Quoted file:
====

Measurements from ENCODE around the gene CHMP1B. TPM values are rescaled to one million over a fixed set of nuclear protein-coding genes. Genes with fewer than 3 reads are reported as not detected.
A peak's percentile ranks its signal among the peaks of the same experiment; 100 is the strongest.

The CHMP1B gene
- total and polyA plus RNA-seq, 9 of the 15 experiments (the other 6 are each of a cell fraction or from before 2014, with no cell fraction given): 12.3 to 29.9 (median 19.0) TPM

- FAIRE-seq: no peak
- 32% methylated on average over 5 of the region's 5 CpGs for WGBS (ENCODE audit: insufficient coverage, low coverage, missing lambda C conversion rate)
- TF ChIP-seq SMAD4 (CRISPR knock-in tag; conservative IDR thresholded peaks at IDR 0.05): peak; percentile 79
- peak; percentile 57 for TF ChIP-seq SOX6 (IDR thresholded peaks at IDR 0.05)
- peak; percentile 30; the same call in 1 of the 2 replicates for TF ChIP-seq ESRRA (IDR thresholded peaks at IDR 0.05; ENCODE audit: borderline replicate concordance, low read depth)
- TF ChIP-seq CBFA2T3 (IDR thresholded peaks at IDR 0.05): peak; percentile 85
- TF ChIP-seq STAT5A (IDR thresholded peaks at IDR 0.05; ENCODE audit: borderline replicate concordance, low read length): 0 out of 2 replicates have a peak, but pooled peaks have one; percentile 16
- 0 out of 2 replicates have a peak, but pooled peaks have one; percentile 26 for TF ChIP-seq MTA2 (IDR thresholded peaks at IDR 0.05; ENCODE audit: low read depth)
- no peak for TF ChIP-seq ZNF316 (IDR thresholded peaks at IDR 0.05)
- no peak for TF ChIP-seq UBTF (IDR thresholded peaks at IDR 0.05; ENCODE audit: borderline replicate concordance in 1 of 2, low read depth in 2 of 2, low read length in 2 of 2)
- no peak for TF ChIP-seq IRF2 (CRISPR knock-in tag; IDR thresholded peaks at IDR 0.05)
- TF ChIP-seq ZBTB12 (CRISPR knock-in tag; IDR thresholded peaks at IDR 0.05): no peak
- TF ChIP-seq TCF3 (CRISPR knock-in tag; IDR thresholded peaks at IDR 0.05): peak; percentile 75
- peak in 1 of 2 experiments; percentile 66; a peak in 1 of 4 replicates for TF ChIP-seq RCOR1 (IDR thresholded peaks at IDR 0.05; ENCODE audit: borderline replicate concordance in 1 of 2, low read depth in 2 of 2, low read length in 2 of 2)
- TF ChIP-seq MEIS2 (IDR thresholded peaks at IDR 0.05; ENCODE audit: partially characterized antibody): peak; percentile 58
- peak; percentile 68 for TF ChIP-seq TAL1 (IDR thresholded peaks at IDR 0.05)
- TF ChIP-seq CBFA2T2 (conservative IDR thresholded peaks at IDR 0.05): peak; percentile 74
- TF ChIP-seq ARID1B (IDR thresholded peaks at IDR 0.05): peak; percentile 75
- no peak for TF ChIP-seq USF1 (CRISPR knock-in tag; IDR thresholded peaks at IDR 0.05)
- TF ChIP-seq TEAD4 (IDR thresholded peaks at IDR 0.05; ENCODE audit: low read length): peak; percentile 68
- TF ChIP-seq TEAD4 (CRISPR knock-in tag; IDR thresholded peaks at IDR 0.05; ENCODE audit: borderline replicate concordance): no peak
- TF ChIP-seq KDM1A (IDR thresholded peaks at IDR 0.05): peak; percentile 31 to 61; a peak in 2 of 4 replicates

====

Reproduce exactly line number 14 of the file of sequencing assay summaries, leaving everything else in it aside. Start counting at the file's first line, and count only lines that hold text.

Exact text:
- no peak for TF ChIP-seq UBTF (IDR thresholded peaks at IDR 0.05; ENCODE audit: borderline replicate concordance in 1 of 2, low read depth in 2 of 2, low read length in 2 of 2)